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First Ohiyesa Premedical Program cohort gains insight into behavioral health services at BWFH

The first indigenous person to graduate from Boston University School of Medicine, Ohiyesa, also known as Dr. Charles A. Eastman, was also the second indigenous person in the United States to become a physician. In addition, Ohiyesa was the great, great grandfather of Victor Lopez-Carmen, MPH, a medical student at Harvard University and co-founder of the Ohiyesa Premedical Program alongside Brigham and Women’s emergency medicine provider Valerie Dobiesz, MD, MPH, FACEP.

Named in Ohiyesa’s honor, the year-long program includes a three-week experiential summer program here in Boston that is designed to give premedical students the opportunity to gain clinical exposure by shadowing physicians in a variety of clinical settings and practice simulation based procedural skills, as well as participate in interactive small group panels and workshops. Students in the program complete a full 60 hours of shadowing at Brigham and Women’s Hospital and in the Department of Psychiatry at Brigham and Women’s Faulkner Hospital.

Upon learning of the program, Benjamin Yudkoff, MD, MA, Medical Director for both the Partial Hospital Program and Ketamine Infusion Program at BWFH, was among the first in his department to volunteer to host students from the program. “The Department of Psychiatry, in line with the broader mission of BWH/BWFH, is committed to training the next generation of providers,” he says. “Sometimes training involves instilling enthusiasm in future providers, including pre-med students. We want to bring up the next generation of providers in accordance with our values: to promote our profession widely and broadly to a diverse up-and-coming generation. We want to be a leader in generating the myriad of voices that combine to produce the strongest and most comprehensive psychiatric perspective. We want our providers to be role models to the community we treat just as much as we want the community we treat to feel known and seen by our department and hospital. The Ohiyesa Premedical Program, in particular, allows us to extend our values as we partner with members of the indigenous community to see them, be seen by them and participate in the realization of their own aspirations. All of this can only improve the care patients receive.”

Sheila Castillo, an enrolled member of the Manchester Band of Pomo Indians in Point Arena, California and a college freshman, who happens to have a particular interest in psychiatry, visited BWFH on her first day of shadowing. Dr. Yudkoff accompanied her as she sat in on both an electroconvulsive therapy treatment and a ketamine treatment. She also had the opportunity to observe a group therapy session, visit the Outpatient Infusion Clinic where esketamine is administered, tour 2 South, the hospital’s inpatient behavioral health unit, and meet with BWFH President David McCready to discuss the administrative aspects of healthcare. “I am truly grateful for the amazing opportunity to work with Dr. Yudkoff as a student interested in pursuing psychiatry,” she says. “I was able to grasp the true nature of the social aspects when working in the medical field as a way to make impactful changes in people’s lives. I hope to take the teaching of the incredible staff working in the hospital with me, so that I may bring change in indigenous communities where mental health resources are scarce.”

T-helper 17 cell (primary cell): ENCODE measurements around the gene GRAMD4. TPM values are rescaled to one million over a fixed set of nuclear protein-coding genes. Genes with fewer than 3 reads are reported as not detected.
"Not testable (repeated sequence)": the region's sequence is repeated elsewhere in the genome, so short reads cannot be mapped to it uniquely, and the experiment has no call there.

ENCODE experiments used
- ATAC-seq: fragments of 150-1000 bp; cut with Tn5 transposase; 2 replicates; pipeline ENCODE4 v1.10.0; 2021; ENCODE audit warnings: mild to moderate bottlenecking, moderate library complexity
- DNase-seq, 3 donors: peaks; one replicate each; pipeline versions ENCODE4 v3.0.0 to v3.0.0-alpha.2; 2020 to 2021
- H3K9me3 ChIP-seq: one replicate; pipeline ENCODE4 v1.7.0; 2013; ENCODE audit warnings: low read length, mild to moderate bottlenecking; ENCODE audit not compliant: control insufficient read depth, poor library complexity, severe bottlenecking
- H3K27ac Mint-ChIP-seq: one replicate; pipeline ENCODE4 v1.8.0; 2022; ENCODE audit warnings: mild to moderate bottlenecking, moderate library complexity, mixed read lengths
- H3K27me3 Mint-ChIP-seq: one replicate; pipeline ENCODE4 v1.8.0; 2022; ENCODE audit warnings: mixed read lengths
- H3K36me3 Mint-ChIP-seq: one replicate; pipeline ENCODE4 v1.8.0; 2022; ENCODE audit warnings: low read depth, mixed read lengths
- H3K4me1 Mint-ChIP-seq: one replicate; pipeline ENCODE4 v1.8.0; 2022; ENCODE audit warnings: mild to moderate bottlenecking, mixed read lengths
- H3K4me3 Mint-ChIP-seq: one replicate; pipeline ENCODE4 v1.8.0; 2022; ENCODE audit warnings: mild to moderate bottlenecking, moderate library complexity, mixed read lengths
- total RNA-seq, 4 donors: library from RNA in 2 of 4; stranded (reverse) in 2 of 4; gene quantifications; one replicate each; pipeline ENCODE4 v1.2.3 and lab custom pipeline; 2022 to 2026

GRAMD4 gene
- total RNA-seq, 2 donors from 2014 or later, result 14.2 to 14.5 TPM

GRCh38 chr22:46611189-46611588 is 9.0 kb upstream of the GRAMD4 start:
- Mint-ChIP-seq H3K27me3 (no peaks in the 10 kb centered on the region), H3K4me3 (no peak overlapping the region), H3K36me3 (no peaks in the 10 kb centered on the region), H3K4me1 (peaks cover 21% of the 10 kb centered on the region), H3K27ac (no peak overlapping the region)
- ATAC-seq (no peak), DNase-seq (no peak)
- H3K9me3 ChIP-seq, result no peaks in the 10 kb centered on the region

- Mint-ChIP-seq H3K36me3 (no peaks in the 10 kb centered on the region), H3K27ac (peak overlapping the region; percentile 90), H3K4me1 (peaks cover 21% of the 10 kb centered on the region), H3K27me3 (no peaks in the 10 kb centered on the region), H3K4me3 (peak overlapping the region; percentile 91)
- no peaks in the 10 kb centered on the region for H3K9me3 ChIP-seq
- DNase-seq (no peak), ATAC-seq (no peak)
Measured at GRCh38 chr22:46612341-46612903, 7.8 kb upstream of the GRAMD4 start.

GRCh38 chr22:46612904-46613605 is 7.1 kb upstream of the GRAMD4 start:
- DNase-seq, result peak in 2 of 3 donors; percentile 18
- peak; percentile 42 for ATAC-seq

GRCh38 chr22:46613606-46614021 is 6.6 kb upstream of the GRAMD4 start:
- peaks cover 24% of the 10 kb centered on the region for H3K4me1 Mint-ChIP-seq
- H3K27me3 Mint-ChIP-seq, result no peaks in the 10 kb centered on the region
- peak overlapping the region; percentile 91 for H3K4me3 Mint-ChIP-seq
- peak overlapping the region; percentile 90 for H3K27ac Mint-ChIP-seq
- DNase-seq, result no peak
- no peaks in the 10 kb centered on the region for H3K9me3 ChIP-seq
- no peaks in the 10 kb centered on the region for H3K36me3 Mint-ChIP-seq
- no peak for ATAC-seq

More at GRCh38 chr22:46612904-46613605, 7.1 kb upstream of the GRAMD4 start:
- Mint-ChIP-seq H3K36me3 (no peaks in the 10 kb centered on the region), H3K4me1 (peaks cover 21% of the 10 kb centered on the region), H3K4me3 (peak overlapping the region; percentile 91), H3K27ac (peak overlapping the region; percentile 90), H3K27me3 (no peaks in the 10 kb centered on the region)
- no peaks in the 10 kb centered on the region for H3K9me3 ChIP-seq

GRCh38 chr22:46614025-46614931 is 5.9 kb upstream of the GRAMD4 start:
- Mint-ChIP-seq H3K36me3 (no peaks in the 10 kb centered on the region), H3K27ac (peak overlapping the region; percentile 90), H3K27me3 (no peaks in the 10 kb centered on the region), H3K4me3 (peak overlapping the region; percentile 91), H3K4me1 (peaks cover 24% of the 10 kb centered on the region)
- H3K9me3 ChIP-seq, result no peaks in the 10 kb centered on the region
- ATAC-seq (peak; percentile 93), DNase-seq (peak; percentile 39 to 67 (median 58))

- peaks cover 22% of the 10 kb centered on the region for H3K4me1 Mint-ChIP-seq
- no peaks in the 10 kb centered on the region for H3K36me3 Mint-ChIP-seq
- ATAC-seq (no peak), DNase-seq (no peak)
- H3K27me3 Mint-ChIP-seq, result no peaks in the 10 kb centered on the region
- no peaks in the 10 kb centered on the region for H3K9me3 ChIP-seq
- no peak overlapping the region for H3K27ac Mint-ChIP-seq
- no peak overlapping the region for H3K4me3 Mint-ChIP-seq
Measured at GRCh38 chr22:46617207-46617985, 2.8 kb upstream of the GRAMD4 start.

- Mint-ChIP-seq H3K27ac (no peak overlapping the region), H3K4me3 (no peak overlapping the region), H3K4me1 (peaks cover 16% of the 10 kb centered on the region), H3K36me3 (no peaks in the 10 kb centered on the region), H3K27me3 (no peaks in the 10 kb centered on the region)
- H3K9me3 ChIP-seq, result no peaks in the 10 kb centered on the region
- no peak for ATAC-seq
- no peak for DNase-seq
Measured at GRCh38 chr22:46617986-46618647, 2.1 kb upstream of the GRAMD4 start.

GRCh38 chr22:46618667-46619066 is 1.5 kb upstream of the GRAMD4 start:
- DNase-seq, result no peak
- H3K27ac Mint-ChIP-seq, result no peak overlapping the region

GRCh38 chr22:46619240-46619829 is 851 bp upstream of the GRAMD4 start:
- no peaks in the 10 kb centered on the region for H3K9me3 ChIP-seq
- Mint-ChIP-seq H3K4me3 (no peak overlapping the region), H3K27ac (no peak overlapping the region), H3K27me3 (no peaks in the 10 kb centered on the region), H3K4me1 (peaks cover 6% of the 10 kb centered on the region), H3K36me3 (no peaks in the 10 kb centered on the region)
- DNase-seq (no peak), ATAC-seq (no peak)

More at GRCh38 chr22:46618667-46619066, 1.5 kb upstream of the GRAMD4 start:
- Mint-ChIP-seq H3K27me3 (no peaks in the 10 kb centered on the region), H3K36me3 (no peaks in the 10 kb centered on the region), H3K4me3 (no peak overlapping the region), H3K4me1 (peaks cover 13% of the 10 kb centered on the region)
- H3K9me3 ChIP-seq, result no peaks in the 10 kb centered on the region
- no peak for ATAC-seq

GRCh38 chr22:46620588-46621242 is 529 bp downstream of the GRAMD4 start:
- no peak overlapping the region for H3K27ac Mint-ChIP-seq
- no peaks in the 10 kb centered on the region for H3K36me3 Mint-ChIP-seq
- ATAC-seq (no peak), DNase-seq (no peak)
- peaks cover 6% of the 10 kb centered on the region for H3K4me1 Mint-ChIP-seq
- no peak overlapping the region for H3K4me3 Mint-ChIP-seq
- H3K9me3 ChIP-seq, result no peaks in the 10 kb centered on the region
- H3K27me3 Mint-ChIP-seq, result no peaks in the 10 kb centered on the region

For Dr. Yudkoff, the opportunity to meet students from the Ohiyesa Premedical Program was equally impactful. “It is impossible not to reflect on one’s own journey when meeting future healthcare providers. Seeing their open perspective, their idealism and their promise is personally invigorating,” he says. “Meeting these future providers and providing mentorship also gives me an opportunity to give back in accordance with how so many have been generous and advising to me. It creates a great continued narrative of being taught and teaching. It’s also amazing how much these future healthcare providers have to teach, themselves. Meeting these future healthcare providers is personally refreshing, instills in me a great sense of hope and also gives me pause to appreciate how much I get to be part of a great evolving process.”

The Ohiyesa Premedical Program aims to help its participants find their path as they enroll in medical school and, ultimately, raise up the next generation of caregivers in order that they may bring much-needed medical expertise back to their communities. This is particularly important given the significant health disparities facing Indigenous Nations due to generations of systemic oppression.

Dr. Yudkoff (far right) and John Fromson, MD, Vice Chair for Community Psychiatry at BWH (center), explain the process of esketamine infusion to Sheila Castillo in the Outpatient Infusion Clinic at BWFH

Published 7/26/22

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